As shown, inflator 200 includes a distributed charge 202 and a housing 204. Distributed charge 202 is designed to be installed within and distributed along the interior of the undeployed inflatable component of an inflatable system. Housing 204 includes a combustion chamber 210 and a gas storage chamber 220. Combustion chamber 210 includes an initiator 222, connector pins 224 and a gas propellant 226. Initiator 222 may be an electronic squib, such as the electronic squib used to initiate deployment of an automotive airbag. Connector pins 224 are used to electrically connect inflator 200 to a crash sensor or other activator. Gas propellant 226 may be pyrotechnic materials, such as boron potassium nitrate (BKNO3). Gas storage chamber 220 includes an inert gas, such as argon, nitrogen or helium, at pressure in the range of about 2000 to about 4000 psi. Housing 204 also includes a gas nozzle 230. Distributed charge 202 is connected to housing 204. Preferably, distributed charge 202 is connected to gas storage chamber 220 of housing 204 so that gas storage chamber 220 is in direct fluid communication with distributed charge 202 through gas nozzle 230. Distributed charge 202 may be mechanically joined to housing 204 by ferrule 250. Ferrule 250 also controls flow of the gas from gas storage chamber 220 to distributed charge 202.
Distributed charge 202 can be a solid monolithic rod of pyrotechnic materials formed into the desired configuration using binders. Optionally, distributed charge 202 can be enclosed in a sheath 203 (or layer or coating) for environmental protection. Inflator 200 can also include an end cap seal 216. End cap seal 216, for example, can be in the form of an o-ring, a gasket or other appropriate form which serves to seal against moisture and contamination. End cap seal 216 can be made of rubber, RTV and/or metals.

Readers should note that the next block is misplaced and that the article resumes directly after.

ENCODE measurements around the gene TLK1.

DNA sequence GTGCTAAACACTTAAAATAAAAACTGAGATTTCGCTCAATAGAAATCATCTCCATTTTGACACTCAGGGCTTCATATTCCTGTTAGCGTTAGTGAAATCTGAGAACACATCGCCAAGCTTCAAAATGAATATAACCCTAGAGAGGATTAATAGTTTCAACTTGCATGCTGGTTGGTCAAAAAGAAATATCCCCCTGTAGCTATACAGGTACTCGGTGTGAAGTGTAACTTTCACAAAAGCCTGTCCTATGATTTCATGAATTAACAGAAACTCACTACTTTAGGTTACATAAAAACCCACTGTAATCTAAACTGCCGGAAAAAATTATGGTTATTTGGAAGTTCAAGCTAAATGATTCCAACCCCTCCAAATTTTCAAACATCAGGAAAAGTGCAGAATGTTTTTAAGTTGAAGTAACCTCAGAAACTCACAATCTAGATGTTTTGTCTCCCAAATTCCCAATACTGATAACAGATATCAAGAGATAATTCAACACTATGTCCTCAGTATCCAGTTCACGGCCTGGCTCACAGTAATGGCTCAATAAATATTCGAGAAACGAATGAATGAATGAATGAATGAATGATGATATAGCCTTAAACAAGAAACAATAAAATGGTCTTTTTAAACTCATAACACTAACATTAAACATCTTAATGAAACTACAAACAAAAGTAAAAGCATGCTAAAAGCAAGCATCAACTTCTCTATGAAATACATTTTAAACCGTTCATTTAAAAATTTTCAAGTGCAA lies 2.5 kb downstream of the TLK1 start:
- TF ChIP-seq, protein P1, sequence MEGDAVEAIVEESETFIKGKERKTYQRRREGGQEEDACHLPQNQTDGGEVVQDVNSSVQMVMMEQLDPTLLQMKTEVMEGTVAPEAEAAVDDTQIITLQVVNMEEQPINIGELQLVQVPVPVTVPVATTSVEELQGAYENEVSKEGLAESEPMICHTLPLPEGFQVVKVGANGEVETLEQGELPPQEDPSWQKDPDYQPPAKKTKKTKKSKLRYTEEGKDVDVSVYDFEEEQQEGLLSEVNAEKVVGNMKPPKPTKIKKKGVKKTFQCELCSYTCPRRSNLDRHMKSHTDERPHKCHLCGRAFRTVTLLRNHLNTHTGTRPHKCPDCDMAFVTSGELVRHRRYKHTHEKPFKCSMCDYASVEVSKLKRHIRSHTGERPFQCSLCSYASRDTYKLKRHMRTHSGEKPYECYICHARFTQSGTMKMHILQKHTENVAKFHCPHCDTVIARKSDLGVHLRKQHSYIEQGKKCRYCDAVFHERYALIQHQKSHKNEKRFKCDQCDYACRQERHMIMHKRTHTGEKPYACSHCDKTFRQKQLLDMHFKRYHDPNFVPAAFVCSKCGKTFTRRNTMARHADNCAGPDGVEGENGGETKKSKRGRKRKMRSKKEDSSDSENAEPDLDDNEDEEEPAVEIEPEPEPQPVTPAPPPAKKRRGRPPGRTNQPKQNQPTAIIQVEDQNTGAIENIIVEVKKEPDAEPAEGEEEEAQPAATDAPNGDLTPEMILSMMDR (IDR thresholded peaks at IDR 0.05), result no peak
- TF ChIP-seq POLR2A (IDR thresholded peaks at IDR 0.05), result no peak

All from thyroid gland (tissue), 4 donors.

The distributed charge may be a mixture of ammonium, guadinium, and/or triaminoguadinium salts of decahydrodecaboric acid and inorganic oxidizers such as ammonium nitrate and/or potassium nitrate. Representative compositions include about 5% to about 30% by weight of the decahydrodecaborate salt and about 70% to about 90% by weight of the nitrate salt. The additional materials may be used to coat, wrap, tape, or sheath the base distributed charge prior to installation of the overall distributed charge inflator in an inflatable system. The distributed charge may be an ITLX which is a simple, extruded product for linear ignition.
Alternatively, the distributed charge can include a core of ignition material and a sheath. Optionally, distributed charge may include a gas generating layer or coating. Ignition material is a moldable, formable, or extrudable rapidly burning pyrotechnic material, such as hydroborate fuel with various nitrate oxidizers (e.g., Rapid Deflagrating Cord (RDC) manufactured by Teledyne McCormick-Selph, Inc.), or secondary explosives loaded into a metal sheath (e.g., Mild Detonating Fuse (MDF), also known as Low Energy Detonating Cord or LEDC, manufactured by the Ensign Bickford Company of Simsbury, Conn.), as disclosed in the U.S. Pat. No. 6,062,143, which is incorporated herein by reference.
Materials for the optional gas-generating layer or coating include alkali metal azides and organic azides with polymer binders, oxidizers, and metals used as the coating sheath or binder. For example, one possible composition for a particular application might be a mixture of about 20% to about 50% by weight sodium azide, about 25% to about 35% by weight of potassium nitrate, about 10% to about 15% by weight of a fluoroelastomer binder, and about 15% to about 25% by weight of magnesium.